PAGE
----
Storytelling has become a powerful marketing tool because stories are memorable. When you’re meeting someone for coffee you’ll rarely lean forward eagerly and say, “Wow, did you see X’s website? It went like this`…”
But if you’re like me, you’ll love sharing stories, the juicier the better.
The downside is, negative stories go viral just as fast – if not faster – than heart-warming heroic stories.
First, your customers’ stories can make your company seem greedy and manipulative.
For a popular example, google “United Breaks Guitars.” When the airline broke musician Dave Carroll’s expensive Taylor guitar, Carroll responded by telling his story with a catchy, memorable song. The video’s gained over 17 million views and appears in some country music mixes.
Closer to home, here’s a memorable story I heard a couple of times about a “famous” marketer’s live event:
“We’d been going all day and we were tired and hungry. Griselda had promised us dinner that night. She’d assured participants they’d be done with the program by 5 and dinner by 8:00. By 6:30 we were finally done for the day — an hour late. Griselda chose this moment to launch into a one-hour sales pitch for her higher-end program. People kept looking at their phones to check the time. Griselda ignored us. Some of us had to skip dinner because it was almost time for them to leave. I don’t think anybody bought her program. I’ll never trust Griselda again.”
I’ve heard that story from three different people who attended that event. If there’s a Griselda in your life, you’ve probably got some stories too.
Second, your story can be misinterpreted.
On my first website, I followed the advice to, “Tell your own story.” So I wrote about how I’d always been a free spirit, moving and changing jobs frequently. The story was intended to show that I understood the ins and outs of job search and relocation.
My audience sent me comments like, “You’re really brave to be leaping without a net!” Actually, there was always a net: a Plan B, job waiting, and an emergency fund.
Needless to say, that story was quickly removed from my site.
A few years ago, New York Times columnist David Brooks told a story than set off waves of rage around the Internet.
Brooks wrote a column about what’s usually called “social capital.” He seemed to be making the point that educated people possess advantages in social and business situations because they recognize and respond to social cues. When we limit access to education, we limit access to upward mobility.
This argument has been made before. I suspect most of us have been in situations where we felt clueless. We were the only ones who didn’t “get it.”
Usually, these experiences are uncomfortable but don’t lead to serious consequences. However, if you’re trying to fit into a job or university, you might be counted out when you don’t speak the language of insiders.
To illustrate his point, Brooks told what I call a “concept story” — a story told to explain or differentiate an idea. If you offer a service that’s unfamiliar to your prospects, you’ll probably find yourself creating one. The biggest pitfall of concept stories is that audiences can “get” a point that’s almost directly opposite from what you intend. Concept stories must be handled with care.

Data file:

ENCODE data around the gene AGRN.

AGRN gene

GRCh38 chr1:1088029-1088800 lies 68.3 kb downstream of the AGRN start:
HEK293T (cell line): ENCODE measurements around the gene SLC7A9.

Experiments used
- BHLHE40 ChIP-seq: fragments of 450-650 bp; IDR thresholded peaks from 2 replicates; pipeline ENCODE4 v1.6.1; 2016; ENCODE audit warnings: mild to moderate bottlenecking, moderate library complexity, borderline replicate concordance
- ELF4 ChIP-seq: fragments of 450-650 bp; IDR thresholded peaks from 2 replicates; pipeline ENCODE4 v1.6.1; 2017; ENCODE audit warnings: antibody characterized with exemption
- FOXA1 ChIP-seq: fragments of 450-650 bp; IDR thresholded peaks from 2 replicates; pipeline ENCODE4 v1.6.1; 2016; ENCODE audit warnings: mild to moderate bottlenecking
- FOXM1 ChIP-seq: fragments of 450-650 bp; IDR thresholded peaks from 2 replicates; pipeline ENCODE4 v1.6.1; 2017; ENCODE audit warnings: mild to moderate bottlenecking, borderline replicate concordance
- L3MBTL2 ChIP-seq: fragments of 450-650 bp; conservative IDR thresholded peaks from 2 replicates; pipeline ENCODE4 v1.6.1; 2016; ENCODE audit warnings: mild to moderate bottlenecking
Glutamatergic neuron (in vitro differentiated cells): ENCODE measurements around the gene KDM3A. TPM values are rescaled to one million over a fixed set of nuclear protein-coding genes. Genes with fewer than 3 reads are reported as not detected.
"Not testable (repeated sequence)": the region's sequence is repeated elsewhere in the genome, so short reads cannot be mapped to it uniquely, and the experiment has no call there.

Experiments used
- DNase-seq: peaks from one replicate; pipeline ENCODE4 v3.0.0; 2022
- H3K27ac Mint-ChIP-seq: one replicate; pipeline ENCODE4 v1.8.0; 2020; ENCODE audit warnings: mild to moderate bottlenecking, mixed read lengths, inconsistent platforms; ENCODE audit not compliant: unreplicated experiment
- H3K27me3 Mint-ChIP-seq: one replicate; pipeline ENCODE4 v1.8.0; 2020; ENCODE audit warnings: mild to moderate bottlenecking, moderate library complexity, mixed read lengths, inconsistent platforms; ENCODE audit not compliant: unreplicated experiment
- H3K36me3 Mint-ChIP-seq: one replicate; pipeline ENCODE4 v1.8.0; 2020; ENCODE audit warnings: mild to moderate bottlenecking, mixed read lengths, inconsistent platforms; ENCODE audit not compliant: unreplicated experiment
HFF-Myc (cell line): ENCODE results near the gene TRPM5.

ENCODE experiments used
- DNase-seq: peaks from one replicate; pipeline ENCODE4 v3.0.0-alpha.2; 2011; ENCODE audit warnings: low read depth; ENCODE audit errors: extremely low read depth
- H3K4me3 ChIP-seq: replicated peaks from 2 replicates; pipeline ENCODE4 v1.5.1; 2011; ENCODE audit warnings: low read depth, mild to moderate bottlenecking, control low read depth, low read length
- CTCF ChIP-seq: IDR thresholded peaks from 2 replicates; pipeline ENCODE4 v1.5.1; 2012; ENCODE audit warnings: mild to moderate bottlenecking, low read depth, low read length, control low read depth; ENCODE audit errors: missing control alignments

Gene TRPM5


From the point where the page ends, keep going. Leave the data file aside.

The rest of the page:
Brooks told a story about taking someone with “a high school education” to lunch at an Italian deli. The woman was clearly overwhelmed by menu choices like soppressata, capicollo and a “striata baguette.” Brooks suggested they go elsewhere and they ended up eating Mexican food.
Like a good storyteller, Brooks provided details, which were used against him. Critics pointed out that a high school education doesn’t preclude knowledge of Italian food. They thought Brooks was being condescending.
From a storytelling perspective, what went wrong?
1 – What was the story’s purpose? Brooks wanted to show how people could be disadvantaged by not understanding social cues. Here, there’s no point. Brooks’s guest felt uncomfortable. So what? He could have said, “Hey this is a good place. I’ll tell you what to order.” There wasn’t much at stake.
The story could have been saved with a different spin. “Anyone can get overwhelmed by a restaurant. Imagine how you’d feel if you’re having lunch and everyone but you knows just what to order. In some places that’s a subtle test of whether you ‘belong.’”
2 – The story’s characters weren’t chosen to fit the point. It’s not about having a high school education; it’s being clued in.
3 – The story’s audience wasn’t on the same page. Many readers who wrote comments to the New York Times pointed out that they didn’t understand these menu items either!
Even better, Brooks could have referred to the best-selling book, Hillbilly Elegy, which makes the case better than he ever could. The author proudly identifies as a hillbilly from Kentucky and Ohio. Through the unlikely combination of the Marine Corps and Yale Law school, he gains access to top-tier opportunities. He learns how to crack the unwritten code, which most of his Yale Law School classmates weren’t even aware of. And he talks about why most well-meaning efforts to help other self-identified hillbillies don’t work.
If you’d like to learn more about the different types of stories, check out my course here:Build Your Brand One Story At A Time. You’ll discover 4 types of stories you can use to build your brand.
You can also schedule a one-to-one call to talk about the ways you can use stories for your own marketing … and avoid some of the most common pitfalls.
Download my new FREE guide – Create A Powerful Stand-Out Brand By Telling Stories: 4 Case Studies – Click here for FREE immediate access.
I’m working on a book about storytelling where I’ll be going into the details more fully. Stay tuned!